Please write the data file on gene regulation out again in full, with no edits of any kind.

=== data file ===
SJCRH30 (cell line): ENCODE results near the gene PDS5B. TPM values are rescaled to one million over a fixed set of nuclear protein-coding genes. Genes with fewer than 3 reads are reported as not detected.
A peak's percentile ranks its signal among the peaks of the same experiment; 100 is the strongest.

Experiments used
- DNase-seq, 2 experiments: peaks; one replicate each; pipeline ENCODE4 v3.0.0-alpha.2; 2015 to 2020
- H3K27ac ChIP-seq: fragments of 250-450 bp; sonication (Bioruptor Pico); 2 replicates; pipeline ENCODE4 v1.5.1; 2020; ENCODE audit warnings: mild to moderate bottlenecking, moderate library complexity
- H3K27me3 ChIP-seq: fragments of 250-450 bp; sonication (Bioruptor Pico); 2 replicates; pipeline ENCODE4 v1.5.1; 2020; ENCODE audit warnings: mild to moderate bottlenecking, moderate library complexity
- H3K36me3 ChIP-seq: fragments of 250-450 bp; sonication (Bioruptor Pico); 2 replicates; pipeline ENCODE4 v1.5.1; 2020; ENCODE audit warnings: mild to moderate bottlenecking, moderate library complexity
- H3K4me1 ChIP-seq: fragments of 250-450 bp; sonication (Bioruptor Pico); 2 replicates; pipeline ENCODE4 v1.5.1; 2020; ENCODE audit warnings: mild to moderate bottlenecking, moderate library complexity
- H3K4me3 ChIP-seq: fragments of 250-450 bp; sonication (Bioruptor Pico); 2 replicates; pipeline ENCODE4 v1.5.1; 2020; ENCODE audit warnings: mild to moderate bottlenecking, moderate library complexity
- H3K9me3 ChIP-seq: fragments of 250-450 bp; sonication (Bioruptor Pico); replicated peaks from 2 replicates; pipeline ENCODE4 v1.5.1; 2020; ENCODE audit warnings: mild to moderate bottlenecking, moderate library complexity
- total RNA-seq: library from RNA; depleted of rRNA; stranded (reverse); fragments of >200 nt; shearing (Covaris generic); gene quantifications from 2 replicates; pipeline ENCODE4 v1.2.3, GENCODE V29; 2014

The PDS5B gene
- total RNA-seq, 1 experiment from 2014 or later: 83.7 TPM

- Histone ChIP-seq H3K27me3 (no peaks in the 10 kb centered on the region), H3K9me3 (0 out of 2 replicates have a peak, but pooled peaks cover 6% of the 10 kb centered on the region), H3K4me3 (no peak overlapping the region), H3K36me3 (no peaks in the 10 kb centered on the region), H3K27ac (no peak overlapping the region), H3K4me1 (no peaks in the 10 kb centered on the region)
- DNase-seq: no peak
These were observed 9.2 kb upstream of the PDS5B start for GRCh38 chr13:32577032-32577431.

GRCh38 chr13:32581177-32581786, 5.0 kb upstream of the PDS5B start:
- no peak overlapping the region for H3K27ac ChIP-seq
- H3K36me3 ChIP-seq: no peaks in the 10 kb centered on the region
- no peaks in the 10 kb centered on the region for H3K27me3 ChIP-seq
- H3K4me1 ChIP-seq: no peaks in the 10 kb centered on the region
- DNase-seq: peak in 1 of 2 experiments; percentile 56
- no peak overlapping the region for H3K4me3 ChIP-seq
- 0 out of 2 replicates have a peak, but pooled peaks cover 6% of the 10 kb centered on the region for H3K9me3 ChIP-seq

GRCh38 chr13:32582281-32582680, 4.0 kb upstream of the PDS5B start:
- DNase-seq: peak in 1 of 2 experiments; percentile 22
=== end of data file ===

SJCRH30 (cell line): ENCODE results near the gene PDS5B. TPM values are rescaled to one million over a fixed set of nuclear protein-coding genes. Genes with fewer than 3 reads are reported as not detected.
A peak's percentile ranks its signal among the peaks of the same experiment; 100 is the strongest.

Experiments used
- DNase-seq, 2 experiments: peaks; one replicate each; pipeline ENCODE4 v3.0.0-alpha.2; 2015 to 2020
- H3K27ac ChIP-seq: fragments of 250-450 bp; sonication (Bioruptor Pico); 2 replicates; pipeline ENCODE4 v1.5.1; 2020; ENCODE audit warnings: mild to moderate bottlenecking, moderate library complexity
- H3K27me3 ChIP-seq: fragments of 250-450 bp; sonication (Bioruptor Pico); 2 replicates; pipeline ENCODE4 v1.5.1; 2020; ENCODE audit warnings: mild to moderate bottlenecking, moderate library complexity
- H3K36me3 ChIP-seq: fragments of 250-450 bp; sonication (Bioruptor Pico); 2 replicates; pipeline ENCODE4 v1.5.1; 2020; ENCODE audit warnings: mild to moderate bottlenecking, moderate library complexity
- H3K4me1 ChIP-seq: fragments of 250-450 bp; sonication (Bioruptor Pico); 2 replicates; pipeline ENCODE4 v1.5.1; 2020; ENCODE audit warnings: mild to moderate bottlenecking, moderate library complexity
- H3K4me3 ChIP-seq: fragments of 250-450 bp; sonication (Bioruptor Pico); 2 replicates; pipeline ENCODE4 v1.5.1; 2020; ENCODE audit warnings: mild to moderate bottlenecking, moderate library complexity
- H3K9me3 ChIP-seq: fragments of 250-450 bp; sonication (Bioruptor Pico); replicated peaks from 2 replicates; pipeline ENCODE4 v1.5.1; 2020; ENCODE audit warnings: mild to moderate bottlenecking, moderate library complexity
- total RNA-seq: library from RNA; depleted of rRNA; stranded (reverse); fragments of >200 nt; shearing (Covaris generic); gene quantifications from 2 replicates; pipeline ENCODE4 v1.2.3, GENCODE V29; 2014

The PDS5B gene
- total RNA-seq, 1 experiment from 2014 or later: 83.7 TPM

- Histone ChIP-seq H3K27me3 (no peaks in the 10 kb centered on the region), H3K9me3 (0 out of 2 replicates have a peak, but pooled peaks cover 6% of the 10 kb centered on the region), H3K4me3 (no peak overlapping the region), H3K36me3 (no peaks in the 10 kb centered on the region), H3K27ac (no peak overlapping the region), H3K4me1 (no peaks in the 10 kb centered on the region)
- DNase-seq: no peak
These were observed 9.2 kb upstream of the PDS5B start for GRCh38 chr13:32577032-32577431.

GRCh38 chr13:32581177-32581786, 5.0 kb upstream of the PDS5B start:
- no peak overlapping the region for H3K27ac ChIP-seq
- H3K36me3 ChIP-seq: no peaks in the 10 kb centered on the region
- no peaks in the 10 kb centered on the region for H3K27me3 ChIP-seq
- H3K4me1 ChIP-seq: no peaks in the 10 kb centered on the region
- DNase-seq: peak in 1 of 2 experiments; percentile 56
- no peak overlapping the region for H3K4me3 ChIP-seq
- 0 out of 2 replicates have a peak, but pooled peaks cover 6% of the 10 kb centered on the region for H3K9me3 ChIP-seq

GRCh38 chr13:32582281-32582680, 4.0 kb upstream of the PDS5B start:
- DNase-seq: peak in 1 of 2 experiments; percentile 22